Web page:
In the week before the Thursday deadline to turn in petition signatures, the Purdue College Democrats coordinated with Indiana University College Democrats in a last-minute effort to put Democratic gubernatorial candidate Woody Myers on the ballot.
Myers reached out on Jan. 24 because his campaign lacked the necessary number of signatures to qualify for the ballot.
The campaign reached out to several college organizations, including the Purdue and IU College Democrats, asking for any and all help collecting the necessary amount of signatures. Both organizations answered the call and, due in part to their efforts, Myers qualified for the Indiana gubernatorial ballot.
“It was hard, to start off,” said Daniel Farrell, a junior in the College of Liberal Arts and political director for the Purdue College Democrats. “Definitely the least amount of sleep I’ve gotten in a while.
“I was actually driving to Cedar Rapids, Iowa, to canvas for the Sanders campaign. But as soon as we got back, we got to work.”
The College Democrats reached out to several other like-minded organizations, such as Boilers for Bernie and Purdue Immigrant Allies, and assembled a team of about 20 people to lead the effort. The first step was requesting signatures in classrooms before lectures began.
“Most professors are pretty civically-minded. They’ll say, ‘Yeah, absolutely, go for it,’” Farrell said. “I collected probably 30 or 40 signatures on my own doing just that. And that’s what I told everybody else to do.”
Each candidate seeking qualification for the ballot must have at least 500 verified signatures in each of Indiana’s nine congressional voting districts, according to Tippecanoe County Clerk Julie Roush.
The coalition also hit the streets of Purdue’s campus and the city of Lafayette, obtaining 25 signatures in an hour.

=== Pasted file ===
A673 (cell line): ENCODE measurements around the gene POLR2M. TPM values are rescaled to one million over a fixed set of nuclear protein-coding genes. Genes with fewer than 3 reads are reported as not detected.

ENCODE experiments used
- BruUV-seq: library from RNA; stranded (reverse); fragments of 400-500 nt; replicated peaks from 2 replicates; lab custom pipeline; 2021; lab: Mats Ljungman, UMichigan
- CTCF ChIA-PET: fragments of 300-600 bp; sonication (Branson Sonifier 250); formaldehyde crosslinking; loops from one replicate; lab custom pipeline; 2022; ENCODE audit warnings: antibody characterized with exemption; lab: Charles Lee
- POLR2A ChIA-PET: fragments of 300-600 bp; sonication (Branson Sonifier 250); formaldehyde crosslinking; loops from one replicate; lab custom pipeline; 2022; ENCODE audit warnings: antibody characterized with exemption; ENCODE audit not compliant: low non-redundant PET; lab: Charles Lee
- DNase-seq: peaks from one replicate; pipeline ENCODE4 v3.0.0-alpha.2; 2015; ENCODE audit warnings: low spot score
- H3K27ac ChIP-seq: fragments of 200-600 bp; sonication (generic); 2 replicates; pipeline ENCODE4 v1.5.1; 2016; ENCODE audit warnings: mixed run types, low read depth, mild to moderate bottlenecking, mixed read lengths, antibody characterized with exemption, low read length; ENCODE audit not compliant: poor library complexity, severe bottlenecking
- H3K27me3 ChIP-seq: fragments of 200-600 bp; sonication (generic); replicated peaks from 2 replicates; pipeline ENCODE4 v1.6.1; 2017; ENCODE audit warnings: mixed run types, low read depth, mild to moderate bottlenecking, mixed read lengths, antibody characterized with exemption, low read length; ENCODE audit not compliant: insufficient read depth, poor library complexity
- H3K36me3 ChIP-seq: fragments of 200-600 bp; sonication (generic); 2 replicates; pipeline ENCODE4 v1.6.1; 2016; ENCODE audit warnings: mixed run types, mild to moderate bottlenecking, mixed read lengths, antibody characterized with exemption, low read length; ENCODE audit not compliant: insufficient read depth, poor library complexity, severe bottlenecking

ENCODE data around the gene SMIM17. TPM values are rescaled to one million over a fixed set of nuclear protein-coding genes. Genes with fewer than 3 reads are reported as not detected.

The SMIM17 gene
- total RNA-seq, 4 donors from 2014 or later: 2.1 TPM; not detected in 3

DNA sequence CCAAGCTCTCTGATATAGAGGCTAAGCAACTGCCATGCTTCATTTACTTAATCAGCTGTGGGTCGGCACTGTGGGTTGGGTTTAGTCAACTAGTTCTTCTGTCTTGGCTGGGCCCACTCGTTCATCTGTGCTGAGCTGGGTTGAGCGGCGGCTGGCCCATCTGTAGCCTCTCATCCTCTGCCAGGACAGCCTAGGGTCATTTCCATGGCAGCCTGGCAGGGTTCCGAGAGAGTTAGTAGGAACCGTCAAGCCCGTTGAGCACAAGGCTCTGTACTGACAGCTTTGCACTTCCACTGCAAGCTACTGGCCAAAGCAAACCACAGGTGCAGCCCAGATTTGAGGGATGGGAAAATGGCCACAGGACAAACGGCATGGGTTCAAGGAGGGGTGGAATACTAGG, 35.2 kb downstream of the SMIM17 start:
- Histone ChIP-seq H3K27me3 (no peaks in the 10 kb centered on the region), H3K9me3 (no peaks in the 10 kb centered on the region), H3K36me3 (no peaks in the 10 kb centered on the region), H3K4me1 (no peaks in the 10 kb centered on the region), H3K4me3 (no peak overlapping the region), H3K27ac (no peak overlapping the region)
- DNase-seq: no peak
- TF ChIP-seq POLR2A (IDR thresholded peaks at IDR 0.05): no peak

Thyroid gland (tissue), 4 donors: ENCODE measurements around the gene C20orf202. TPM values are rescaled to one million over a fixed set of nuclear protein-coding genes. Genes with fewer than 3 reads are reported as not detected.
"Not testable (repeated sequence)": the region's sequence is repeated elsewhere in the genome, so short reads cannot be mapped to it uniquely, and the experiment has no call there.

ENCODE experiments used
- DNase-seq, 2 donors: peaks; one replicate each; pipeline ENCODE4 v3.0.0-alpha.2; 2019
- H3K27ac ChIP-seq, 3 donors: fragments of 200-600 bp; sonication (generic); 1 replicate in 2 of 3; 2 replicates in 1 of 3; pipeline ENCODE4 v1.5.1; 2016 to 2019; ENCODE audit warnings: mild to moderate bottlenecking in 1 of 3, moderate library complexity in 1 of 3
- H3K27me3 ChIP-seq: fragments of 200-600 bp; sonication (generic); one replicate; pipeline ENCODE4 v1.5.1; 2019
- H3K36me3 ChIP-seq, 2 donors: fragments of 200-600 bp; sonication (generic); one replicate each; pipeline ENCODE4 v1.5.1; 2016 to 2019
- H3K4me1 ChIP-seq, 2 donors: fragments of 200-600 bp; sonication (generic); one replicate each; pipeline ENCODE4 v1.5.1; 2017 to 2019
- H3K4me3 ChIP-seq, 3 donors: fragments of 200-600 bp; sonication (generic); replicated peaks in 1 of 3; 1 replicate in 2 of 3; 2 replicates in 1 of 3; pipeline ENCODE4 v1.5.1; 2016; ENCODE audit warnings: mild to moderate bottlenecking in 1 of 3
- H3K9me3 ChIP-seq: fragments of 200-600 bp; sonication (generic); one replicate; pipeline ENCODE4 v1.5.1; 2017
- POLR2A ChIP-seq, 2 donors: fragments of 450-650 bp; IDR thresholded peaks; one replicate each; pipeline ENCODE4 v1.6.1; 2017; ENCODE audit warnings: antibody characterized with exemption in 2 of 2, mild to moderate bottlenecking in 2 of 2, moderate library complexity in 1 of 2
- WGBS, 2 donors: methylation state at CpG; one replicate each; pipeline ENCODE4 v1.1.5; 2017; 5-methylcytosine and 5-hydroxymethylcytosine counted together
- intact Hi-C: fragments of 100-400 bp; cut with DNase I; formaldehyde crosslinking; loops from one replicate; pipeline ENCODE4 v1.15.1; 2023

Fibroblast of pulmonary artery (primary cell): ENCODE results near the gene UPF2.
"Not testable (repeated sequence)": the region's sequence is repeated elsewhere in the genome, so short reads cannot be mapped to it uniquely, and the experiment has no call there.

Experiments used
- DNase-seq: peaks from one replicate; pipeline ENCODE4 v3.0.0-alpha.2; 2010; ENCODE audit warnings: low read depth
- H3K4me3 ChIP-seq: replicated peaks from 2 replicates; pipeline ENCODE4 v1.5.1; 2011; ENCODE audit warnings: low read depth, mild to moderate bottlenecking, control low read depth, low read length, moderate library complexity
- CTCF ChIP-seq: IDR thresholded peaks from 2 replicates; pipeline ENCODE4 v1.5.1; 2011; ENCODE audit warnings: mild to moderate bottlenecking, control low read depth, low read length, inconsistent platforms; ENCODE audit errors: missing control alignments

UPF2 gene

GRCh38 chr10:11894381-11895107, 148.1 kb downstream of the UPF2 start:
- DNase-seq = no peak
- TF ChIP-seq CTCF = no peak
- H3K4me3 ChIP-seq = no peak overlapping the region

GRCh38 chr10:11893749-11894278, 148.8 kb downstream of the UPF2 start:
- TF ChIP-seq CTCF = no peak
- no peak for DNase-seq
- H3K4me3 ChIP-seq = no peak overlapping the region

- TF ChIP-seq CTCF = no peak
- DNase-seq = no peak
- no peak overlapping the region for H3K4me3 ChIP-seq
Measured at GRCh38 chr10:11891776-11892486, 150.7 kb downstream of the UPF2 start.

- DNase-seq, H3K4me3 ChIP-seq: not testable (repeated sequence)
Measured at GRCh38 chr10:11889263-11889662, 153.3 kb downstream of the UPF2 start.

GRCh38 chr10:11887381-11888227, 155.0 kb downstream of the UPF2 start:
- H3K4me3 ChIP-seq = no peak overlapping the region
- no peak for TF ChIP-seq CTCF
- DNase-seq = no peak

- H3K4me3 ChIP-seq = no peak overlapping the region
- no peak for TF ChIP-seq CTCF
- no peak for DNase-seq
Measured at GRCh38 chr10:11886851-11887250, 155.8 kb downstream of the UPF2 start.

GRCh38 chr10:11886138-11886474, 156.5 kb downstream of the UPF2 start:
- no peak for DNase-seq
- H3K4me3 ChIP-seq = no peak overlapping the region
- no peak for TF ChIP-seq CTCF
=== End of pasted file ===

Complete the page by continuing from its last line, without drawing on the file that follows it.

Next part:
Alessia Modjarrad is the president of the IU College Dems and is a lead fellow for Myers’s campaign, meaning she runs his social media accounts. The Myers deputy campaign manager contacted her asking for assistance in obtaining signatures from Indiana’s 4th congressional district.
Noting what she described as a “sense of urgency,” Modjarrad put the campaign in contact with Farrell and the Purdue College Democrats to assist in signature collection.
Both Farrell and Modjarrad agree that collecting verified signatures in a college town is more difficult than some may anticipate.
Modjarrad said that merely obtaining signatures is not difficult, but verifying those signatures is problematic due to the number of students who are either ineligible to vote in their district or simply write down an incorrect address.
Farrell also noted the difficulty of sifting through signatures to find those residing within the given district.
“A lot of students don’t realize what you’re asking them. They put where they live right now, but they’re registered back home in northwestern Indiana or Texas, even,” Farrell said.
Roush also commented on the difficulty of verifying petition signatures, noting that around half of the signatures collected in West Lafayette are likely discredited due to a variety of factors such as ineligibility to vote in Tippecanoe County, incorrect addresses or poor handwriting.
Roush also noted that experienced campaigns, including Indiana Governor Eric Holcomb’s, often avoid Purdue’s campus altogether due to the futility of collecting verified signatures.
Farrell conceded that the IU College Democrats “deserve most of the recognition” for the signature collection effort.
While Farrell and his coalition were collecting signatures in Tippecanoe County, Modjarrad and a team of IU College Democrats drove over an hour to Hendricks County to gather support. Modjarrad stated that they collected 80 to 90 signatures in that county in one day, an impressive number compared to previous efforts she had led.
The 2020 Indiana gubernatorial election will be a contest between Republicans Holcomb and Brian Roth and Democrat Myers, after former Democratic candidate Josh Owens withdrew from the race to endorse Myers.